It’s hard to say exactly how to do this because some manufacturers don’t allow you to change the fan speed on laptops. You can take a look in your BIOS settings for fan settings or use software such as MSI Afterburner or Speedfan to check if your computer allows you to configure the fans.

Close Resource Heavy Applications

The easiest solution on the list. Open task manager and look for processes that are using a lot of your CPU.

These could be background processors that you don’t see on your screen. For example, sometimes Windows configures updates or runs virus scans in the background, and that can heat up the computer.

It’s always a good idea to take a look at the task manager to see what’s eating up your resources and making your laptop overheat.

Cap Framerate on Video Games

While more gaming specific, this fix can keep temperatures in an acceptable range. I wouldn’t recommend capping framerate on competitive games that require precise mouse movements, but for other games, it’s a good idea.

An easy way to do this is to simply enable V-sync in your game’s graphic settings. V-sync will lock the game’s framerate to your monitor’s refresh rate. It won’t show more frames that needed, so your laptop can save resources, and your graphics card doesn’t have to work as hard.

Spray the Vents with Compressed Air

If you think the vents are blocked with dust, consider using a can of compressed air to blow into the vents. The compressed air should dislodge any buildup of dust and improve airflow. Another idea would be to use a vacuum cleaner on the vents.

Poor Laptop Design:

So you tried all of the above solutions and your laptop is still overheating? Maybe the fault is on the manufacturer’s end. There are lots of laptop models that have very poorly designed cooling systems and are more prone to overheat.

The solution would be to contact the manufacturer, either have them check it, or simply return the laptop for a refund. Overheating could also be caused by motherboard issues, which are out of your control.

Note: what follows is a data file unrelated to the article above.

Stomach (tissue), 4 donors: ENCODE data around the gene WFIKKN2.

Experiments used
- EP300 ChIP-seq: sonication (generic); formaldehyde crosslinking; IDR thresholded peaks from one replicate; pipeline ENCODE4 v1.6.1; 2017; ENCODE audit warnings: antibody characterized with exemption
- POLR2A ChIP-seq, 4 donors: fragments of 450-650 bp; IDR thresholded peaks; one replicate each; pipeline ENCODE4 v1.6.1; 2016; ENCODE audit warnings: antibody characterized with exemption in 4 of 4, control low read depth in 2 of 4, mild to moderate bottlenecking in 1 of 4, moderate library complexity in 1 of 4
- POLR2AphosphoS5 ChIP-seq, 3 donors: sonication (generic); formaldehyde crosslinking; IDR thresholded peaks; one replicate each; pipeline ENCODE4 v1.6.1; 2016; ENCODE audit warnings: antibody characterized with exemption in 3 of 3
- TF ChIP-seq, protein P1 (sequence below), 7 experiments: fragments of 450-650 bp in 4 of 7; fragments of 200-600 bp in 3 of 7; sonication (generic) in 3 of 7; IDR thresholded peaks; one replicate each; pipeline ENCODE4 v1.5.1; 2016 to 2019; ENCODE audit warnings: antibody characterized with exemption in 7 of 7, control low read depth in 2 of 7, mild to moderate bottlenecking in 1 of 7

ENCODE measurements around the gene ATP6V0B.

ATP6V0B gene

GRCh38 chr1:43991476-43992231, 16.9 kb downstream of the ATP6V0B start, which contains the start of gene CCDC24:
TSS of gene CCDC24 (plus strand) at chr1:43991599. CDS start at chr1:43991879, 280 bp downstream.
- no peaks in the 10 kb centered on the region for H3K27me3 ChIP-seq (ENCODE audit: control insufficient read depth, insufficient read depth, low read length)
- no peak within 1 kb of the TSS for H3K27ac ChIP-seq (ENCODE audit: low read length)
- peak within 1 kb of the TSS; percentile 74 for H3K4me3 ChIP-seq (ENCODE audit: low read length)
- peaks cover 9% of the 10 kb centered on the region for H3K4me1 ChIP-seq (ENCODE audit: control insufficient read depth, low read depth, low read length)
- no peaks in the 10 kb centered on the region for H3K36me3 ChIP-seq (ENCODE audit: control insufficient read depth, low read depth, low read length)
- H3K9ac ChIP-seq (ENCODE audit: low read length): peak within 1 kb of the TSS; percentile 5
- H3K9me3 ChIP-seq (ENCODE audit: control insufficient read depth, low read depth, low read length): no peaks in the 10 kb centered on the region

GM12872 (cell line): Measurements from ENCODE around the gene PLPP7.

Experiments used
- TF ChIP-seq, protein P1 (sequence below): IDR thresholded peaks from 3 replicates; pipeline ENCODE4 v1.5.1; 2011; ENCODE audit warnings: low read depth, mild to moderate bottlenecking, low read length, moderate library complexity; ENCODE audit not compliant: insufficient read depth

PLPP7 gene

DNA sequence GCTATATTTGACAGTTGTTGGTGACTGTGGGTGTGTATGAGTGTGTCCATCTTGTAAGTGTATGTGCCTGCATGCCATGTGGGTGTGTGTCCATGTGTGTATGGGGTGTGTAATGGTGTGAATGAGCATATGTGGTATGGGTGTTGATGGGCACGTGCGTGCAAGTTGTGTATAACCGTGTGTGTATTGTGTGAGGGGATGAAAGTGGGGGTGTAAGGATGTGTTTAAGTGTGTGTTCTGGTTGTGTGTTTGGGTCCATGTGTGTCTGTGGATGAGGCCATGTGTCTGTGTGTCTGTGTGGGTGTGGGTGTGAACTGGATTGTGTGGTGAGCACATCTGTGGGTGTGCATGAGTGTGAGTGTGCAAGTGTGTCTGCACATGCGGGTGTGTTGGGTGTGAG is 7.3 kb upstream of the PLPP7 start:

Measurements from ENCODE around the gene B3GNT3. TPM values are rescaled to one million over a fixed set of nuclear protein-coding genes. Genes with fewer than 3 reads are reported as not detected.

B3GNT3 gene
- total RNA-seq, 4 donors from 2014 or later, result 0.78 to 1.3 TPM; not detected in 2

What’s an Acceptable Temperature Range for Laptops?

An acceptable temperature range for laptops is 70 – 90 celsius.

You have to understand that laptops will always run hot, but as long as the temperature of both the CPU and GPU are under 100 degrees, it shouldn’t be a problem.

These components have built-in failsafes that will lower clock speeds to reduce temperature when it gets too hot, which is usually over 100 celsius. If your CPU reaches that limit, it will shut itself down, usually creating a blue screen on your end.

But even though a hot laptop is safe, it can be bothersome, like using a mini-heater. The good news is if you follow the above steps you should be able to reduce the temperature to a more comfortable level which will also prolong the life of your laptop.


Image credit: “LG gram 2020 laptop” (CC BY-ND 2.0) by TheBetterDay

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About S. Santos

👋 I'm a technology columnist and blogger with over 10 years of experience, currently serving as Blue Cine Tech's AV Editor. Specialising in gadgets, home entertainment, and personal technology, my work has been featured in top technology blogs. I'm dedicated to breaking down the complexities of the latest tech trends, from explaining the intricacies of Dolby Vision to optimising your streaming experience. This blog serves as a platform for my ongoing exploration of the ever-evolving tech landscape. If you see me at industry events like CES or IFA, feel free to say hello.